[Editor: This review of The Land of Whereisit (1919) was published in The Bulletin (Sydney, NSW), 6 November 1919.]
H. E. Boote, of the Sydney Worker, is fond of epigram and parable — more fond of them than of the hard stinging logic that makes for victorious argument. In The Land of Whereisit (The Judd Publishing Co., Sydney) he tells a cycle of tales in his familiar manner with a view to putting the world right.
Assuming the rôle of fool he writes as one setting forth a nursery tale; and as all the ground is old and all the ideas have been worked before until they have become very print-worn, the result is a rather dull little volume. God, the humorous, who made Whereisit as a joke laughs rather tediously from fable to fable; and there is hardly a flash of insight or a touch of humor to relieve the narrative.
It is just possible that, if there had been no picturesque writing in the past around the subject of socialism these little tales might have awakened some interest; but the day is long past when the mere statement of social evils with a vague reference to revolution as the cure can satisfy any reader.
The crucified Rebel in the tales dies because he pointed out to the people that they were being cheated; it is notable that the crucified Christ who gives point to the Rebel’s death did very little denunciation in comparison with the extent of His constructive ethical policy.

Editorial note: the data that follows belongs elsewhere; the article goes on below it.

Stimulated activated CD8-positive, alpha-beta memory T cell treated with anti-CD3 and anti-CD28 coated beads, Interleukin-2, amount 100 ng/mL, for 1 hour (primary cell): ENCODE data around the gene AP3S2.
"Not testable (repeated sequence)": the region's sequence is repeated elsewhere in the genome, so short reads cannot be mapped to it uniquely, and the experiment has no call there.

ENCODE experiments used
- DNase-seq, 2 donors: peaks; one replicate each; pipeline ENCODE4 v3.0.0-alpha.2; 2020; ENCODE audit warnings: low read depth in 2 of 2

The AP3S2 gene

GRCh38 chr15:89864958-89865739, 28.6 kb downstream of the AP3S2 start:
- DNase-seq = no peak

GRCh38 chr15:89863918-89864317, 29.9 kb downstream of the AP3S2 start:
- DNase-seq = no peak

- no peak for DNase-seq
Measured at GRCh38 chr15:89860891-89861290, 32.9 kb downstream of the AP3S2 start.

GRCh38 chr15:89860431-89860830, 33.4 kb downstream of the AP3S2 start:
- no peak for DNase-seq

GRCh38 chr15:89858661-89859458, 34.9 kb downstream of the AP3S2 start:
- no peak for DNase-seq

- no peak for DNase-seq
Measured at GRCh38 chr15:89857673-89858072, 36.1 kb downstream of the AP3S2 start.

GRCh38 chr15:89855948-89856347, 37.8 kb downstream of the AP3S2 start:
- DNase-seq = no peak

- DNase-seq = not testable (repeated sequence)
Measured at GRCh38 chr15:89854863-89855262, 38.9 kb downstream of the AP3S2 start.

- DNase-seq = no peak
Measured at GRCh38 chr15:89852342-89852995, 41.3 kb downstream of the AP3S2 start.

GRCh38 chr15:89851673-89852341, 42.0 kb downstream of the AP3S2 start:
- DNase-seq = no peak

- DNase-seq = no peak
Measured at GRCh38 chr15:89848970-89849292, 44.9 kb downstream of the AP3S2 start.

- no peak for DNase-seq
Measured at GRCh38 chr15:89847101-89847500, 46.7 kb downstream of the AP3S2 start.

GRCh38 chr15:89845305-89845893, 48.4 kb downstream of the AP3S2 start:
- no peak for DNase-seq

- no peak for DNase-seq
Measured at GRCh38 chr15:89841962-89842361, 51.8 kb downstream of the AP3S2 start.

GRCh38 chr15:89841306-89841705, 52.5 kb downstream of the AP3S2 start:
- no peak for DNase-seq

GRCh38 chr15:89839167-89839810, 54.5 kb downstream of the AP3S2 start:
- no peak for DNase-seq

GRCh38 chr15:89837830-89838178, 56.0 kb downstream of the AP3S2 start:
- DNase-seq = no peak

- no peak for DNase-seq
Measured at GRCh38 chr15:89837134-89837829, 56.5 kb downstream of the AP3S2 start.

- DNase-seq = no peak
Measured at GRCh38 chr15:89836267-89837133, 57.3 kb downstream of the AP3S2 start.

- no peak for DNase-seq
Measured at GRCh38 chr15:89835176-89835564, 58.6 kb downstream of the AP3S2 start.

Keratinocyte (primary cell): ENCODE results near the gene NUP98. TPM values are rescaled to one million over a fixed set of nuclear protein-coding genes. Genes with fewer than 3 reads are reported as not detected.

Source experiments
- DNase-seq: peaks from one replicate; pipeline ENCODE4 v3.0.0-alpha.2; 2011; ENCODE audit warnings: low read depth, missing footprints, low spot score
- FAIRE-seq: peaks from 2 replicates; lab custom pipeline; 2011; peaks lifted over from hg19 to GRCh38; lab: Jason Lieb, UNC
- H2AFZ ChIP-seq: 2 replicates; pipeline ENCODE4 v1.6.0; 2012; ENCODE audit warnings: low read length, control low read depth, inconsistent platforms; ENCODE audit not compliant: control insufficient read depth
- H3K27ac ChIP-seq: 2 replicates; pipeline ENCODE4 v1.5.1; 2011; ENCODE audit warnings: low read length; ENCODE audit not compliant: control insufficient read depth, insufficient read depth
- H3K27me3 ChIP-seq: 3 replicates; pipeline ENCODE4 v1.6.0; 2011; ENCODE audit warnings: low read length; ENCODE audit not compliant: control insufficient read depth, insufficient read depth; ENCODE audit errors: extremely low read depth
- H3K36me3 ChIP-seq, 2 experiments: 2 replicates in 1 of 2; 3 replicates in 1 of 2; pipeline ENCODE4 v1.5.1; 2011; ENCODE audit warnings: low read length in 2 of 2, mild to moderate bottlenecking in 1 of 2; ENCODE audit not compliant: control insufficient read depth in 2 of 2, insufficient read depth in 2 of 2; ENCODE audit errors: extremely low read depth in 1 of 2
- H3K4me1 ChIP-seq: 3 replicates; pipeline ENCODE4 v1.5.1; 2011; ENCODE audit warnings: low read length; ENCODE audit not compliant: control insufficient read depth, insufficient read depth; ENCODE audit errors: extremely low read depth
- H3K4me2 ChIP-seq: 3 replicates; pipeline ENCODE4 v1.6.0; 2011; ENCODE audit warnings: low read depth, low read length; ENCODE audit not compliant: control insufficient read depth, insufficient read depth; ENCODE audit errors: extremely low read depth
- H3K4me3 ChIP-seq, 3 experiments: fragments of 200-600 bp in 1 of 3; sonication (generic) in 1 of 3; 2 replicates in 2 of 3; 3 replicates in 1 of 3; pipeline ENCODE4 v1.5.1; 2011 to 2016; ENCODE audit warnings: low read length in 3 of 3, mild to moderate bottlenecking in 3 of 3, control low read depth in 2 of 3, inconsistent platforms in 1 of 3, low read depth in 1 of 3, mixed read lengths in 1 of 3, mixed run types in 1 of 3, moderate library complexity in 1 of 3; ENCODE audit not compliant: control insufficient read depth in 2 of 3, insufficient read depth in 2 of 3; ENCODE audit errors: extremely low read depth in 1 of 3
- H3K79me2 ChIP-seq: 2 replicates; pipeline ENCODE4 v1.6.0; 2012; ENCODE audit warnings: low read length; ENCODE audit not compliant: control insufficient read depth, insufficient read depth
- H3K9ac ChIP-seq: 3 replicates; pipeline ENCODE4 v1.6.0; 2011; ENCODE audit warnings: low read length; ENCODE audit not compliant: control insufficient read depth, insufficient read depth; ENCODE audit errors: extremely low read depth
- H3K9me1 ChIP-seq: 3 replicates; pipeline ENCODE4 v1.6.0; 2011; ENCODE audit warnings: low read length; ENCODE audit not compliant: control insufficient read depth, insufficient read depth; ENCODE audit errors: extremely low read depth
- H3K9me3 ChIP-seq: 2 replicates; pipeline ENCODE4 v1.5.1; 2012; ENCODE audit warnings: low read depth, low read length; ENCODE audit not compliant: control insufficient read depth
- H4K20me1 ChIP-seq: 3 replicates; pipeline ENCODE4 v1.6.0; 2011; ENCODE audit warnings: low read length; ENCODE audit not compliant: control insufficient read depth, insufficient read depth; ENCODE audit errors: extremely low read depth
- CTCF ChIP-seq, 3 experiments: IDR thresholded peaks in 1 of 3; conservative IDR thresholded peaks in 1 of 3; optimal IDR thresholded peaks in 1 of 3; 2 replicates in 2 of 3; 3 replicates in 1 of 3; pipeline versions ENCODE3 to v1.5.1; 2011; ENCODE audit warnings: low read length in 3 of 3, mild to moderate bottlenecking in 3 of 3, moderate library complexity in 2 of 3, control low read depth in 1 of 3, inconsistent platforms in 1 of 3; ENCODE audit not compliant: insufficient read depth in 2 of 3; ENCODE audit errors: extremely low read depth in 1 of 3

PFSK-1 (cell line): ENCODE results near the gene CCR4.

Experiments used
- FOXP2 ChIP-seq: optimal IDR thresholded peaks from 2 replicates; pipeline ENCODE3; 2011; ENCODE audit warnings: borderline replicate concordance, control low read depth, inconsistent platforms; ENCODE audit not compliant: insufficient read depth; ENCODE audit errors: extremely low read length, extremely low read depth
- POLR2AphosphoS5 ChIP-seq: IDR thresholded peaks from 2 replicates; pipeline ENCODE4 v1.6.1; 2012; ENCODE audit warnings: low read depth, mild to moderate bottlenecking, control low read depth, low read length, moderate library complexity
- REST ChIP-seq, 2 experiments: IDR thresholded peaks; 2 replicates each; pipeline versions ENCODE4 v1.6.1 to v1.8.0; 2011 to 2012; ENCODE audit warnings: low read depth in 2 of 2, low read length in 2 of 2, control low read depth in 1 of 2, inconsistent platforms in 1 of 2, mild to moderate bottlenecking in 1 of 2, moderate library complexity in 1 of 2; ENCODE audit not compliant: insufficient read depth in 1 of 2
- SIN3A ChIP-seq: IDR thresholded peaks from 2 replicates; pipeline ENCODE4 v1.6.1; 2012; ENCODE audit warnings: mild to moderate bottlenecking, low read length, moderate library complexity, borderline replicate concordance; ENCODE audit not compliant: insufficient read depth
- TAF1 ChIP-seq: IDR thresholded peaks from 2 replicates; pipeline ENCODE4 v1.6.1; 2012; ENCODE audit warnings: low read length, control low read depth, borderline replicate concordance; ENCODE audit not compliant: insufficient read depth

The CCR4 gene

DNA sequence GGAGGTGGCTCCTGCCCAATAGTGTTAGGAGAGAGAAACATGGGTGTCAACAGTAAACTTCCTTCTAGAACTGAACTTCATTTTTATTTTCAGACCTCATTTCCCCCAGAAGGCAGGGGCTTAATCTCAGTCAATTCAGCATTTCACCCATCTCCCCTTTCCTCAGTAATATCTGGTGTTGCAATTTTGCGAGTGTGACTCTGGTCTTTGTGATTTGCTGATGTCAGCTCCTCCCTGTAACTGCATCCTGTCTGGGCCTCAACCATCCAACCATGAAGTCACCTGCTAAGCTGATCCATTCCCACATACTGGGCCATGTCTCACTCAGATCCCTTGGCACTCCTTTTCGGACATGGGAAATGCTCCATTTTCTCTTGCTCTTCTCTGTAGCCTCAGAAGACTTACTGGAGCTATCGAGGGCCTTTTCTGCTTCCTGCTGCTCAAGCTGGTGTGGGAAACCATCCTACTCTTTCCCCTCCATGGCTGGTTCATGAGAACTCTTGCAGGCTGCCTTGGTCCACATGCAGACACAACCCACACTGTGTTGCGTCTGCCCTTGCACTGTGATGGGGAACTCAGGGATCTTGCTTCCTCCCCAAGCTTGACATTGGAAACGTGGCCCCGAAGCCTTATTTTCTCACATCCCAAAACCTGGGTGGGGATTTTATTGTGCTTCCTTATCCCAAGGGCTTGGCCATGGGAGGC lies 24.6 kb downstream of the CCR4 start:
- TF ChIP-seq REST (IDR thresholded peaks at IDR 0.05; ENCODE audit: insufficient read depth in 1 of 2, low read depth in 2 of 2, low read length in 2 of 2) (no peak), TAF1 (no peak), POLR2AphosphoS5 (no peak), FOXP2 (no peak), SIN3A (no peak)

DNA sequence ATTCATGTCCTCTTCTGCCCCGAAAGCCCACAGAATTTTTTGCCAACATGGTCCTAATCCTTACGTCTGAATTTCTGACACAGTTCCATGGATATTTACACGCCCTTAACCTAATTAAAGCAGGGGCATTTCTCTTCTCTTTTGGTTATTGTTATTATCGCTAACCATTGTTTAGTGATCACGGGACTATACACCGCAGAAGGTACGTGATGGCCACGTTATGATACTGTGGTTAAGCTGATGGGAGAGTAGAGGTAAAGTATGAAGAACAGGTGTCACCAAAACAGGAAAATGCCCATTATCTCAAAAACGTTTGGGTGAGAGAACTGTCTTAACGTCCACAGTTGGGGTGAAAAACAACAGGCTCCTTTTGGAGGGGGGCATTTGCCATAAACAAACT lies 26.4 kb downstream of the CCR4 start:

Boote offers nothing in the way of reconstruction except vague generalities; and as these have been offered ten thousand times before, the reader is no further forward.
The Bulletin (Sydney, NSW), 6 November 1919, p. 24 (columns 1-2)
The details of the book under review are: H. E. Boote, The Land of Wherisit: A Cycle of Tales that Begins at the End and Ends at the Beginning; Told by a Graduate of All Fools’ College for the Entertainment of His Kind, Sydney: The Judd Publishing Co., 1919
H. E. Boote = Henry Ernest Boote (1865-1949), Labor journalist, editor, and author; he was born in Liverpool (England) in 1865, and died in Rose Bay (Sydney, NSW) in 1949
See: 1) Frank Farrell, “Boote, Henry Ernest (1865–1949)”, Australian Dictionary of Biography
2) “Henry Ernest Boote”, Wikipedia
[Editor: The word “Worker” (referring to a periodical) has been put in italics, to distinguish it from the rest of the text.]
[Editor: The original text has been separated into paragraphs.]